Bank of America Corp. should win dismissal of a U.S. Justice Department lawsuit accusing it of misleading investors about the quality of loans tied to $850 million in mortgage-backed securities, a judge said.
The government’s claim that the bank made false statements wasn’t properly supported, U.S. Magistrate Judge David Cayer in Charlotte, North Carolina, said yesterday in a recommendation to dismiss the case. The U.S., which filed a notice that it will object, has a chance to challenge the recommendation before a district court judge and appeal any dismissal.
Dismissal of the case “will represent a significant setback for the government’s legal efforts and likely mark the beginning of the end for crisis-era litigation,” Isaac Boltansky, a policy analyst at Compass Point Research & Trading LLC in Washington, said today in a research note.
The proposal comes as the U.S. seeks to punish companies for wrongdoing that helped trigger the financial crisis. The case and others like it allege violations of a law that is a relic of the savings-and-loan crisis of the 1980s, allowing civil suits to reach back further in time to target bad behavior and seek larger damages in court.
If the case is dismissed, it will be a first for about a dozen companies that have been targeted under the Financial Institution Reform, Recovery and Enforcement Act of 1989, known as FIRREA, which allows the government to sue an individual or group, rather than charge them with a crime, for fraud that affects a federally insured financial institution.
While the ruling is “very significant” in the Bank of America case, it is a “minor setback” in the government’s strategy in these types of lawsuits, said Jay Williams, a defense lawyer at Schiff Hardin LLP who represents financial institutions in civil cases and isn’t involved in the matter.
The ruling “does little or nothing to challenge or question the fundamental applicability of FIRREA under these kinds of circumstances,” Williams said. “I would expect that this case would do little to slow that hard charge of the government in these cases, or to dissuade it from using FIRREA as a club whenever it possibly can.”
While rarely used, FIRREA has its benefits: it demands a lower burden of proof than needed for a criminal case and poses the prospect of hefty penalties of more than $1 million for each fraudulent statement or act. The law also gives prosecutors 10 years to file a case rather than a five-year deadline required under some criminal and civil statutes.
Lawyers for banks defending such suits have fought to have the actions dismissed, to no avail.
In a New York case, Bank of America was found liable by a federal jury last year after it was ordered to go to trial over claims that its Countrywide unit defrauded Fannie Mae and Freddie Mac by selling them billions of dollars in bad mortgages. U.S. District Judge Jed Rakoff is now deciding how much of a penalty to impose.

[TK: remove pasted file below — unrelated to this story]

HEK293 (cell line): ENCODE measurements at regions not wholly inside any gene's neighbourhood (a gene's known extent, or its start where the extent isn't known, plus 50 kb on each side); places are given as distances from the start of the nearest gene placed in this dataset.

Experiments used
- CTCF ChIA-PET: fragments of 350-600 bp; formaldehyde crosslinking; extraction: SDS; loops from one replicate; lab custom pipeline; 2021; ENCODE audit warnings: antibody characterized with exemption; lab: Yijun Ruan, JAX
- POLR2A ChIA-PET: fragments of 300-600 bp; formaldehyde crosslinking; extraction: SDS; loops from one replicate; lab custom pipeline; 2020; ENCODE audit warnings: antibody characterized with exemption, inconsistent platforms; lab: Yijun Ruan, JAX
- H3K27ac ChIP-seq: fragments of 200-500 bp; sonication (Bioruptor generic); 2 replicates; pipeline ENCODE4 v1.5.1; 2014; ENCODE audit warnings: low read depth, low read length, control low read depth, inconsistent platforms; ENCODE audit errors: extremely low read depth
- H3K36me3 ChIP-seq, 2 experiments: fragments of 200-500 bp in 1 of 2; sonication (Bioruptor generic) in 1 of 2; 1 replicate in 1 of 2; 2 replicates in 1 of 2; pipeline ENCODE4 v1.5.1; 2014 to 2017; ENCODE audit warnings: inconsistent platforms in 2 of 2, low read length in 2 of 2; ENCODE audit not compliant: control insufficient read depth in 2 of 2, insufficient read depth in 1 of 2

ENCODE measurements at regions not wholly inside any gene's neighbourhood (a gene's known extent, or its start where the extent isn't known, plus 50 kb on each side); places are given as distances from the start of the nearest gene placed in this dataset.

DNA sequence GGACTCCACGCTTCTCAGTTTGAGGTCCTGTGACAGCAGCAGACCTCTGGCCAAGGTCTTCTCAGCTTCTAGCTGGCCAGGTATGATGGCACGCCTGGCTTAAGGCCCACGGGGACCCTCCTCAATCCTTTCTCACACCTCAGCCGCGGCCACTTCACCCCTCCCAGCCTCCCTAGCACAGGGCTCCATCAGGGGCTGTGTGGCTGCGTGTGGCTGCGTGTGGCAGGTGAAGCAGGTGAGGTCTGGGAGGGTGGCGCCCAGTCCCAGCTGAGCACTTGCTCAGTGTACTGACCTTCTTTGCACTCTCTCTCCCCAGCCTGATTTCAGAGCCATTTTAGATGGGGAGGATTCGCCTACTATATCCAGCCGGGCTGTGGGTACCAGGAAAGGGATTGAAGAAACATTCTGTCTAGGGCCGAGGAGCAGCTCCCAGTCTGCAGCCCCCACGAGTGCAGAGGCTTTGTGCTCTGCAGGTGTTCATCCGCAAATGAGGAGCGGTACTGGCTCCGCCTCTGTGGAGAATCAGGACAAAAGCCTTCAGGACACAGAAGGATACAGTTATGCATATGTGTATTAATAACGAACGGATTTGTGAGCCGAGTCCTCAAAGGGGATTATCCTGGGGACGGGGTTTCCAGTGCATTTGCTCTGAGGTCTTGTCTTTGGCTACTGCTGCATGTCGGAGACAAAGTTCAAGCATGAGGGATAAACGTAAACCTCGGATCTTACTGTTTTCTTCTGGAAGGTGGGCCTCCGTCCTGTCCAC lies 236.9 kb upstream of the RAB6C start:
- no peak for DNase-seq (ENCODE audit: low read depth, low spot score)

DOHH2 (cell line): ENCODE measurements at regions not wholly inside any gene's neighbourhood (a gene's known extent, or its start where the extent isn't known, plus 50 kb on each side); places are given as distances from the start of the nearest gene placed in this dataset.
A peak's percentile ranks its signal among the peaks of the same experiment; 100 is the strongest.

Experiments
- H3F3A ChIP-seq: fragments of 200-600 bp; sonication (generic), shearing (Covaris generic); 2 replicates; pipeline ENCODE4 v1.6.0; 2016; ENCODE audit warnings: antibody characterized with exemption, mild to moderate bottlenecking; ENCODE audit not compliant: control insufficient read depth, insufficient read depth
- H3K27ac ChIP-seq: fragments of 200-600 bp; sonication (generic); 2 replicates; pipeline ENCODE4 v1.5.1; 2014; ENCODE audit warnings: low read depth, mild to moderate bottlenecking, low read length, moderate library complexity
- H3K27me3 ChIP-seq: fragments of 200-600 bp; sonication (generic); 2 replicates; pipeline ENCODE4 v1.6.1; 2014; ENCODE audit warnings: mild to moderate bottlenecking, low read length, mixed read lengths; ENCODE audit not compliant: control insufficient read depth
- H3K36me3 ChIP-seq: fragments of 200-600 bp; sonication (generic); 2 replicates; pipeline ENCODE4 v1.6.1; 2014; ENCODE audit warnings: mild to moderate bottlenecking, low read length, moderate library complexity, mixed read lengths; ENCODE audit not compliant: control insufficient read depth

Bank of New York Mellon Corp. faces a FIRREA case brought by Manhattan U.S. Attorney Preet Bharara’s office alleging that the bank’s foreign exchange operations disadvantaged its own customers, giving them poor pricing execution and allowing the bank to pocket the profits.
The Justice Department’s lawsuit against McGraw Hill Financial Inc.’s Standard & Poor’s unit over its ratings of mortgage-backed securities also includes a FIRREA claim.
The government, which accuses S&P of lying about its ratings being free of conflicts of interest, seeks as much as $5 billion in civil penalties in the lawsuit in federal court in Santa Ana, California.
In the Bank of America case in North Carolina, the Justice Department said the lender had portrayed bonds as being backed by prime loans vetted by its staff, even though most were riskier wholesale mortgages, meaning they were originated by outside brokers. Some were “PaperSaver” loans that didn’t require proof of borrowers’ income, the U.S. said.
Bank of America, the second-largest bank in the U.S., asked the court in November to dismiss the case, arguing the government failed to make adequate claims.
In his nine-page ruling, Cayer rejected the government’s attempt to justify the case by claiming the bank lied to the Federal Housing Finance Board, which is regulated by the federal government.
“The complaint contains no factual allegations that the defendants’ statements occurred within the jurisdiction of the FHFB or affected its decisions,” Cayer said.
Lawrence Grayson, a spokesman for the Charlotte-based bank, said the company is pleased with Cayer’s recommendation that the case be dismissed.
The bank this week said it agreed to a $9.5 billion settlement over claims tied to faulty mortgages and boosted its dividend for the first time since 2007 in its latest steps to put the financial crisis behind it.
The case is U.S. v. Bank of America Corp. (BAC), 13-cv-00446, U.S. District Court, Western District of North Carolina (Charlotte).